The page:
In these tumultuous times, it is near impossible to go through your day without hearing about another scandal, perceived threat, or looming end to democracy. It seems as if a worrisome level of gloom and seriousness has infiltrated our thoughts, and the usual remedies like conversation and entertainment can no longer serve as escapes. Thankfully, !!! (Chk Chk Chk) has just released an album guaranteed to put a smile on your face. Although Shake The Shudder is similar to what we’ve come to expect from the dance-punk outfit, this album is more rewarding than their previous releases due to its stark contrast from the messaging we are bombarded with on an hourly basis. Shut off your televisions, shred those newspapers, and turn up this record to dance the world away.
Despite their near-twenty year existence of making records, the band’s youthful energy remains. The synth melodies are catchy as always, and the crisp production from long-time collaborator Patrick Ford guarantees a fun listen from start to finish. Shake The Shudder is the most disco inspired album in the !!! catalogue, as highlighted from opener “The One 2”, which blends a deep bass groove with interchanging male-female vocals from frontman Nic Offer and Lea Lea. “NRGQ” (from the French “énergique”) is four minutes of pure fun with a breakdown vocal that will have you singing along. The song has one of the most addictive synth lines on the album that will sound familiar to the few who still remember Crazy Frog. With parts of the album written in France and Barcelona, “NRGQ” has a very Euro club feel to it and is certainly worthy of its song title.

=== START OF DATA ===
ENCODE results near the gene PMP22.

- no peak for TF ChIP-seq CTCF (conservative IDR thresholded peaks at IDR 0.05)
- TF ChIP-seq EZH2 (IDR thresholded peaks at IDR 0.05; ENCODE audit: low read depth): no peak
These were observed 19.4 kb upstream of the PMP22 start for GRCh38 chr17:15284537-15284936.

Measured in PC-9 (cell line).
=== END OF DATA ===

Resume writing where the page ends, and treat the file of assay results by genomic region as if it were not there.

“Dancing Is The Best Revenge” is the absolute standout from Shake The Shudder and is one of my early nominees for Song of the Summer. The fat baseline groove makes dancing irresistible before the song explodes in the chorus. Nic Offer’s vocals are pitched up on the verses to produce a unique sound, and the song is perfectly crafted for the dancefloor with an anthemic “dancing is the best revenge” chorus and a sugary synth solo finale.
After a near flawless first third of the album, Shake The Shudder calms down in its later songs. Though still an enjoyable listen, songs like “Throw Yourself In The River”, “What r u up 2Day?” and “Things Get Hard” lack the dance urgency of the album’s first singles. The mid-album lull comes to a halt with “Five Companies” and the multi-dimensional “Imaginary Interviews”. “Imaginary Interviews” starts as a straight-ahead pop song that wouldn’t be out of place on Top 40 radio, but soon blends go-go drums with a bop-da-bop house music vocal and a searing guitar solo, making for one of the most interesting songs on the album. Shake The Shudder has a shine that doesn’t wear off with repeated listens, and you’ll find yourself requesting many of these songs at parties in the coming months. !!! has put together an album of uncontrollably danceable songs, and is an instant remedy to the worries of the day.